To form a UG, you’ll need to decide:
- What to call your company: check here to see if the name has already been taken
- Whom to appoint as managing director/s and shareholder/s
- How much to nominate as share capital
- The objective of your company – write a good description that encompasses all possible business activities
Then, you’ll need to do the following:
- Write your aticles of association. You can use a template, hire a company to create them, get a lawyer to customise them for you, or customise them yourself.
- Apply for registration in the commercial register
For this, you’ll need an appointment with a notary. Bring your ID (European Ausweis or passport and address registration) and the articles of association with you. You’ll also need to bring an interpreter if you don’t speak English.
- Open a bank account in your company’s name and pay in the share capital
- Register with the trade department (Gewerbeamt) – you can usually do this online
- Register with the tax authority – you’ll get a questionnaire automatically once commercial registration has happened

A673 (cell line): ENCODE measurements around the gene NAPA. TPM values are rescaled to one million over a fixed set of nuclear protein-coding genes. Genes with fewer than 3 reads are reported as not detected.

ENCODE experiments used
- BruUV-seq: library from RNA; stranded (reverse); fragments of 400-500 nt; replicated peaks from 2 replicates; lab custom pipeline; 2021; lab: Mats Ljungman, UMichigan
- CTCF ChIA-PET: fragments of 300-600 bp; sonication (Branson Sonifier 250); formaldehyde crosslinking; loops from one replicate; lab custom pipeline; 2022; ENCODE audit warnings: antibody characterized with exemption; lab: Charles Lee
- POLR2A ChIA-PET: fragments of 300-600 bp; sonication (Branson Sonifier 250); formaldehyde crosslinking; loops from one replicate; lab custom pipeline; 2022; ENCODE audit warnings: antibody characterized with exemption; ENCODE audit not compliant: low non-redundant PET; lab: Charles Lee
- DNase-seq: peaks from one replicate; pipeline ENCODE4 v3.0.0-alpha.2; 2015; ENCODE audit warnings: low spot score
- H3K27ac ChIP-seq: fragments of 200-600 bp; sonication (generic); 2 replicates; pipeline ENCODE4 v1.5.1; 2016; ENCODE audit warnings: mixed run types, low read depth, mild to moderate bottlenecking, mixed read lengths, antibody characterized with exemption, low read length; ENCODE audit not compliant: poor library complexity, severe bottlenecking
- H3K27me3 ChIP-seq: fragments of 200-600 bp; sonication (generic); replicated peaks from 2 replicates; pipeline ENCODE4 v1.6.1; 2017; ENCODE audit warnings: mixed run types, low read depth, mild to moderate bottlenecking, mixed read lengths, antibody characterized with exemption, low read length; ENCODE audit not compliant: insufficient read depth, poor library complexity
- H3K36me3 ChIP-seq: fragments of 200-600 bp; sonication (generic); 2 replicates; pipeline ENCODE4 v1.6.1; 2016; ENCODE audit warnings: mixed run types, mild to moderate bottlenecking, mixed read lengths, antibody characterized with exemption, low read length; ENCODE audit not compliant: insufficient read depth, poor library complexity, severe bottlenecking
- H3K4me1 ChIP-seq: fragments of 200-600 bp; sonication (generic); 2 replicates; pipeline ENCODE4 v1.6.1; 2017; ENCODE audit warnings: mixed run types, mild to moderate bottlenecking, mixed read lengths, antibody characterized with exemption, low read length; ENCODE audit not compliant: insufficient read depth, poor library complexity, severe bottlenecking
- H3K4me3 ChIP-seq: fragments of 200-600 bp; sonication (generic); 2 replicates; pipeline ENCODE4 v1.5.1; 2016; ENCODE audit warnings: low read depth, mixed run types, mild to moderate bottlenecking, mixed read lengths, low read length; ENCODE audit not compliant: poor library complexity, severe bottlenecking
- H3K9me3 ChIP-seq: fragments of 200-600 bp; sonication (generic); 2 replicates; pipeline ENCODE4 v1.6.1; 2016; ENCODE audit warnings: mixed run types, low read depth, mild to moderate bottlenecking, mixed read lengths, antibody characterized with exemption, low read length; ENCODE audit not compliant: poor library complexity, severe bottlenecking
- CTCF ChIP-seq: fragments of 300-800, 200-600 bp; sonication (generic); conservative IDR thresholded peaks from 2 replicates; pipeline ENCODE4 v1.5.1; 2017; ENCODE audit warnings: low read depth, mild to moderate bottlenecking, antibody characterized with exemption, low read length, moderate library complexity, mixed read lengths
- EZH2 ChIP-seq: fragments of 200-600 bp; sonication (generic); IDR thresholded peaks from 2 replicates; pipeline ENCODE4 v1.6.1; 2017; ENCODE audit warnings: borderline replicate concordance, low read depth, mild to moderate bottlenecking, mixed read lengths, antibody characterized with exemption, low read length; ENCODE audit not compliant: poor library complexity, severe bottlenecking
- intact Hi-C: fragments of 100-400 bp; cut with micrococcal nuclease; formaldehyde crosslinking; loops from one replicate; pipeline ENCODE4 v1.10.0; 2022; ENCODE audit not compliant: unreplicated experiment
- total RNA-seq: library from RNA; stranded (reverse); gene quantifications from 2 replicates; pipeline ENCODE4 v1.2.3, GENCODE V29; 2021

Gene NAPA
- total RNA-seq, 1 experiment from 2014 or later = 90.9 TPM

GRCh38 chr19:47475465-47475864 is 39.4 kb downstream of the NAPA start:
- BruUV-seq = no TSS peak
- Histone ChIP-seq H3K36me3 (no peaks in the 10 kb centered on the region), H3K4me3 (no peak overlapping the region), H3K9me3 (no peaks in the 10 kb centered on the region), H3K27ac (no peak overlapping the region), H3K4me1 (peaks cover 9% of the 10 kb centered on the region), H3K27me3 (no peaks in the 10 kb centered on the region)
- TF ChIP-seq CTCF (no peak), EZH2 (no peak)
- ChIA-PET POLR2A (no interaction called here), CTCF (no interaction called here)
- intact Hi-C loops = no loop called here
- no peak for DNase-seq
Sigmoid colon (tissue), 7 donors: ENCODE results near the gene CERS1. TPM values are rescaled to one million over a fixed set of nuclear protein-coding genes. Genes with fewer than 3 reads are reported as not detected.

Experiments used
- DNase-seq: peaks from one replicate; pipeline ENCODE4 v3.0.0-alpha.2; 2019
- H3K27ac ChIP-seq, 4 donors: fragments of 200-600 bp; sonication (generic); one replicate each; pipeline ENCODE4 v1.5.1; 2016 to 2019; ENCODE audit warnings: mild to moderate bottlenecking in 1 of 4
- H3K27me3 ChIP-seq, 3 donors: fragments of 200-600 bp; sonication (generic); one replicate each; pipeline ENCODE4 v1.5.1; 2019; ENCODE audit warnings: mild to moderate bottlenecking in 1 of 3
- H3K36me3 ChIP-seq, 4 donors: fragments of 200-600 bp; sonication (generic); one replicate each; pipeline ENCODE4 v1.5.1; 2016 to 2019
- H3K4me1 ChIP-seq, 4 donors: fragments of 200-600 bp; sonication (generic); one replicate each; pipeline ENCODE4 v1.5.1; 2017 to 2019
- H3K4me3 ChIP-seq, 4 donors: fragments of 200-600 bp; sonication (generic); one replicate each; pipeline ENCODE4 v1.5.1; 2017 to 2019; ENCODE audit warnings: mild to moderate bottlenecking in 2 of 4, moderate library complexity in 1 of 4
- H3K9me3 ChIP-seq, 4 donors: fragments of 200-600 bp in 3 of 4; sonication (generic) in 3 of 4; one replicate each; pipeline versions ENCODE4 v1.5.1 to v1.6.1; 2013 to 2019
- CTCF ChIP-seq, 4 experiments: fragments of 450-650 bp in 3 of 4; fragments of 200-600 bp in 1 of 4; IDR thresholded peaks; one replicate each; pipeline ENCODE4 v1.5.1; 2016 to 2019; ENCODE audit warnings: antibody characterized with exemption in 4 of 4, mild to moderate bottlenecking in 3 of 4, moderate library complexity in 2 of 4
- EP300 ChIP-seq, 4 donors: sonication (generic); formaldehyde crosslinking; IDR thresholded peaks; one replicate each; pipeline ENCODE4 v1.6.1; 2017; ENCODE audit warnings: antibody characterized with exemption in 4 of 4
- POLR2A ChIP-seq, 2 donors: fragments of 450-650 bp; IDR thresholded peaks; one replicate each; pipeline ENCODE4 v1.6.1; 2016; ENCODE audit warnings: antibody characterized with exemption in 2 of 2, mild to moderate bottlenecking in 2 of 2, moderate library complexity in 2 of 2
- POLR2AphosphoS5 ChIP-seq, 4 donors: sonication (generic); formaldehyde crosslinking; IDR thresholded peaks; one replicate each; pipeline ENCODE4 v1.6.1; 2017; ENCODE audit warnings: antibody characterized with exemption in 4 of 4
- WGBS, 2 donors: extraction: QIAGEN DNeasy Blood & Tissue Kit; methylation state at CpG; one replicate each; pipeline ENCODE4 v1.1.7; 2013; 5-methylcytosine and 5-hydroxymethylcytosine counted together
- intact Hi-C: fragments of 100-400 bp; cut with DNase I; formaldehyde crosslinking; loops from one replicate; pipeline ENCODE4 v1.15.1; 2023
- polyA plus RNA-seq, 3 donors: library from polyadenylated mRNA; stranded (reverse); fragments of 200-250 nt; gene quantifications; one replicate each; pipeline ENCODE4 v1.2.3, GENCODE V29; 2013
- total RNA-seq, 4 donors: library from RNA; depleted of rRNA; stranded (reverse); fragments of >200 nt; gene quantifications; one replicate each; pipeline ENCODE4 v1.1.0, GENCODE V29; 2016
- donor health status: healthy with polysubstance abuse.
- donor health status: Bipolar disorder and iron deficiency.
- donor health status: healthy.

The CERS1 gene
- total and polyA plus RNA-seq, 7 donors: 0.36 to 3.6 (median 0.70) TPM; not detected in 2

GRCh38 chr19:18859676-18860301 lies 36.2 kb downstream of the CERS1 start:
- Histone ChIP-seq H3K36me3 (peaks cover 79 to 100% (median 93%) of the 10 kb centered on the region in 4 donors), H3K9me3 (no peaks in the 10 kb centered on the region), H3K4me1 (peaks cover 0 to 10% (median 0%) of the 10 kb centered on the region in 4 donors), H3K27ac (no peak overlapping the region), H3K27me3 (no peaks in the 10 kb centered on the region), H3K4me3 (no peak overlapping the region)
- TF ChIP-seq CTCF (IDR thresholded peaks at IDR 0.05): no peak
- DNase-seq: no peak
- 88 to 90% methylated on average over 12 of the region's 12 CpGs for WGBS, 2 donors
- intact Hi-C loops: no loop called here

- Register with the IHK (Chamber of Commerce) or HWK (Chamber of Crafts) in your city – they will contact you automatically
- Register with the appropriate trade association (Berufsgenossenschaft)
- Optional: Register with the Agentur für Arbeit and get a Betriebsnummer if you wish to hire staff
There are a few companies out there who will take care of all these things for you for a few hundred Euros.
What to expect at the notary’s office
The notary will read through and notarise your articles of association and your application for commercial registration (Handelsregisteranmeldung). If you don’t speak German, an interpreter will interpret these documents into English consecutively. Everyone signs, then the notary gives you some important paperwork to take to the bank. Once you prove that you’ve deposited the share capital, the notary takes care of the registration in the commercial register on your behalf. This might take a few weeks. If you choose to do business before your company has been officially registered, you will still be personally liable during this time.
Tips on founding a UG from notaries
I’ve been to quite a few of these appointments as an interpreter and the notaries tend to offer the same pearls of wisdom:
- Make sure the company name is visible on the mailbox at the address at which you’ve registered the company, as soon as you get back from the notary appointment